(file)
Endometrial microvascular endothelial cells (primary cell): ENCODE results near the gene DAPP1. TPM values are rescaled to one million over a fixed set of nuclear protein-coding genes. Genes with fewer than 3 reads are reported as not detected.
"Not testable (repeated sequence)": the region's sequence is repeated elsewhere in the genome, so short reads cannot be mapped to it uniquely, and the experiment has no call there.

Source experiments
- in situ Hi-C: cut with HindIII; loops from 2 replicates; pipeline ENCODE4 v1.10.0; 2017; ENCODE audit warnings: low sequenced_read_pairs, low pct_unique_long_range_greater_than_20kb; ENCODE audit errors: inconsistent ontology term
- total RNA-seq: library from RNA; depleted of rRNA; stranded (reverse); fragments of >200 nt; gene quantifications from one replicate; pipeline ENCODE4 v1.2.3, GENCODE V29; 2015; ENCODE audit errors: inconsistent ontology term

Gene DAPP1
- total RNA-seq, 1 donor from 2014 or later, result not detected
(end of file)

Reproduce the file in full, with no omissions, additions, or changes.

Endometrial microvascular endothelial cells (primary cell): ENCODE results near the gene DAPP1. TPM values are rescaled to one million over a fixed set of nuclear protein-coding genes. Genes with fewer than 3 reads are reported as not detected.
"Not testable (repeated sequence)": the region's sequence is repeated elsewhere in the genome, so short reads cannot be mapped to it uniquely, and the experiment has no call there.

Source experiments
- in situ Hi-C: cut with HindIII; loops from 2 replicates; pipeline ENCODE4 v1.10.0; 2017; ENCODE audit warnings: low sequenced_read_pairs, low pct_unique_long_range_greater_than_20kb; ENCODE audit errors: inconsistent ontology term
- total RNA-seq: library from RNA; depleted of rRNA; stranded (reverse); fragments of >200 nt; gene quantifications from one replicate; pipeline ENCODE4 v1.2.3, GENCODE V29; 2015; ENCODE audit errors: inconsistent ontology term

Gene DAPP1
- total RNA-seq, 1 donor from 2014 or later, result not detected